I'm sorry, but I've been patient long enough. I've suffered through a dozen builds under various Insider 'rings', installed on at least six different phones in varying states of readiness. And there's one bug in Windows 10 Mobile which I just can't keep silent about any longer. And oddly I've not seen anyone else complain about it, at least not yet, which is why I wanted to vent here and check that I'm not totally alone. The issue is that Windows 10 Mobile's pop-up (volume button) media controls are utterly broken.
Recent Features - Software
A couple of years ago I updated a long running theme and series, given that I/we usually cover platforms for which 'apps' (i.e. dedicated, iconed, optimised third party applications) seem to be in shorter supply than for other mobile platforms. So here's the updated version for 2016, pointing out that using the Web can be just as effective for many services as having an 'app' (many of which are merely wrappers around mobile web sites anyway). True, there are some 'misses' here, feel free to suggest your own, but it's not all bad news.
You may remember that a recent update to the Microsoft Band 2 added a new hiking tile? Well, there was a corresponding update to the Microsoft Health application and I've been trying the whole system out when off for a walk in my local area and, though I'm yet to test it on an all-day hike (I'll leave that to Rafe and the wilds of Wales!), I've been quite impressed. Here's a write-up of what to expect with the Band 2 in 'hiking' mode.
Back in the mists of time (2014) I created a massive round-up of podcatchers, i.e. podcast-grabbing applications for Windows Phone. I'm not even going to link to this here because it's now so out of date, but now that Windows 10 Mobile is well and truly out for most people, I thought a look at each of the 2016 contenders was in order. Well, that's the plan, over the next few weeks. Alas, I hit a few roadblocks, which is why I'm starting this series with a call for data points from you, the AAWP community - what are you using on Windows 10 Mobile?
Following on from AAWP's rather handy guide to the very best applications for Windows Phone 8.1 and Windows 10 Mobile, here's an updated (new entries, new layout) version of our similar crowd-sourced guide the very best one percent of games on the platform. Enjoy! And do comment if you have other suggestions, based on your own gaming experience.
It has been a long time since I looked at video editors for Windows Phone, usually in single reviews, and besides we now have a whole new platform in play. So you've shot a bunch of home videos on your Windows 10 Mobile smartphone and would like a way to massage them neatly together in order to get the result up on YouTube, Facebook, Dropbox, OneDrive, or similar? Here are your current software options.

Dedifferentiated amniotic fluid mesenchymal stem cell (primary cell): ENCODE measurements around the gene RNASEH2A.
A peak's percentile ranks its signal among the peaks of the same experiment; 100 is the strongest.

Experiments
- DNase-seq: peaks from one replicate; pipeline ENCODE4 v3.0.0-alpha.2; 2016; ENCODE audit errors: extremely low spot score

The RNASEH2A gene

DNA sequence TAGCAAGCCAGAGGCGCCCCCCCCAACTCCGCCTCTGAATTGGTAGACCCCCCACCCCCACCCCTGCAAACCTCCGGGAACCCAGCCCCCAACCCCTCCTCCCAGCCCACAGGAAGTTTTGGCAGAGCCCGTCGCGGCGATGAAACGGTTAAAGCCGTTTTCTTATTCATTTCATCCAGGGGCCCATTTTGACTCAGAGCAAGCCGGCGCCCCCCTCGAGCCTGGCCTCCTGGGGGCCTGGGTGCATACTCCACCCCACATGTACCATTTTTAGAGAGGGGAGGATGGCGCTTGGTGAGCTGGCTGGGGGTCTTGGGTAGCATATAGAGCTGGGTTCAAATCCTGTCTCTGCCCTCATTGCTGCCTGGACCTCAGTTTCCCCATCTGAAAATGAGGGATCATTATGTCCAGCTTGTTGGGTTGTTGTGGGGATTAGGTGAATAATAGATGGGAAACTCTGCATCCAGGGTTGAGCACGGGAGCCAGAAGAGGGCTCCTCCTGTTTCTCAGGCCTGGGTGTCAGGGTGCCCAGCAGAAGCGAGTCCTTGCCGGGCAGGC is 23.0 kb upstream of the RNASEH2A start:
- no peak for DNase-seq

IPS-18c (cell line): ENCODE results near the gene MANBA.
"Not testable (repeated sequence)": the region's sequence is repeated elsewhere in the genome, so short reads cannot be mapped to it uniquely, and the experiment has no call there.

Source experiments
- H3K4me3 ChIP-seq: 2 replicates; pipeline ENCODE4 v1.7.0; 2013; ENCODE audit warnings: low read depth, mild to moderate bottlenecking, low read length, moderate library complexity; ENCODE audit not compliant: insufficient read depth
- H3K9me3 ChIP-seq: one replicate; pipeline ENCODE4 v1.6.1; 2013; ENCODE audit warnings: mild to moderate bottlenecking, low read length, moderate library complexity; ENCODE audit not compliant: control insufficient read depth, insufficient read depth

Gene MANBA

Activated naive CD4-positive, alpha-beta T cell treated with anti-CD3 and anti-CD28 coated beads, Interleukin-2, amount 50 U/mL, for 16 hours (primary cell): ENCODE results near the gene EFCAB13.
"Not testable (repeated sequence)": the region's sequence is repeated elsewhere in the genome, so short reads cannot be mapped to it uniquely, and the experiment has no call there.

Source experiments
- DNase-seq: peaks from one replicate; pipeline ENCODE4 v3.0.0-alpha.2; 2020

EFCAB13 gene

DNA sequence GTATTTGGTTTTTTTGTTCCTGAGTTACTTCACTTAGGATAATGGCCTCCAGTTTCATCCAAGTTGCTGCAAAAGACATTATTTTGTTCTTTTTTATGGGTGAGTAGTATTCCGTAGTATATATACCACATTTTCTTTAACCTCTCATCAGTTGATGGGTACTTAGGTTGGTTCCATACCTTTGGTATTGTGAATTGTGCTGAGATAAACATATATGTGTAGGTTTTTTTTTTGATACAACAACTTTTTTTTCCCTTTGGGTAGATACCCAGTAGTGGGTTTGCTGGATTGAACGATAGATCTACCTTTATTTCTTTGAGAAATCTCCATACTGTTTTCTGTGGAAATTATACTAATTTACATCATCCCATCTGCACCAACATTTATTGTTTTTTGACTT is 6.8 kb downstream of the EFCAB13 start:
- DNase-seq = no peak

OK, it seems that my comprehensive Venn diagram was a little too confusing for some readers - which is fair enough. Maybe it was a little ambitious. So I've broken things down more simply below. Here, in a single diagram is what will/should happen to your current Windows phone* in the coming 12-24 months. It also represents my own recommendations, you don't have to follow them, you know...(!)
In my hopefully common-sense-strewn advice about keeping some older Lumias (mainly the 1020 and any phone with only 512MB RAM) on Windows Phone 8.1, I have to emphasise that there are huge advantages in upgrading your Lumia, whether officially or unofficially, via the Insider programme. True, your smartphone will be slightly slower overall - but the advantages outweigh the caveats, I'm convinced. Not least because your phone will be able to run UWPs (Universal Windows Programs) properly, i.e. it'll be part of the full, 300 million-strong Windows 10 ecosystem.
The number one request I get behind the scenes on AAWP is to compile a directory of the best applications for the platform - given the amount of rubbish/fakes in the official Store, despite my rantings over Microsoft Store QA over the years. So, with another big update for mid-April 2016, and now in more phone-friendly format, here's our directory of the very best of the Windows Phone (and Windows 10 Mobile) world. If you or someone you know is just starting out on the platform then look no further for suggestions.
I touched on Dynamic Exposure in my recent feature charting the many instant decisions that Microsoft's 'Rich HDR' (née Rich Capture) system goes through each time you take a photo on, for example, the Lumia 950 or 950 XL. One of the more intriguing possible outcomes was in lowish light with moving subjects, which is where 'Dynamic Exposure' comes into play, with two shots of different exposure times combined to good effect. Below, I demonstrate just how well this works.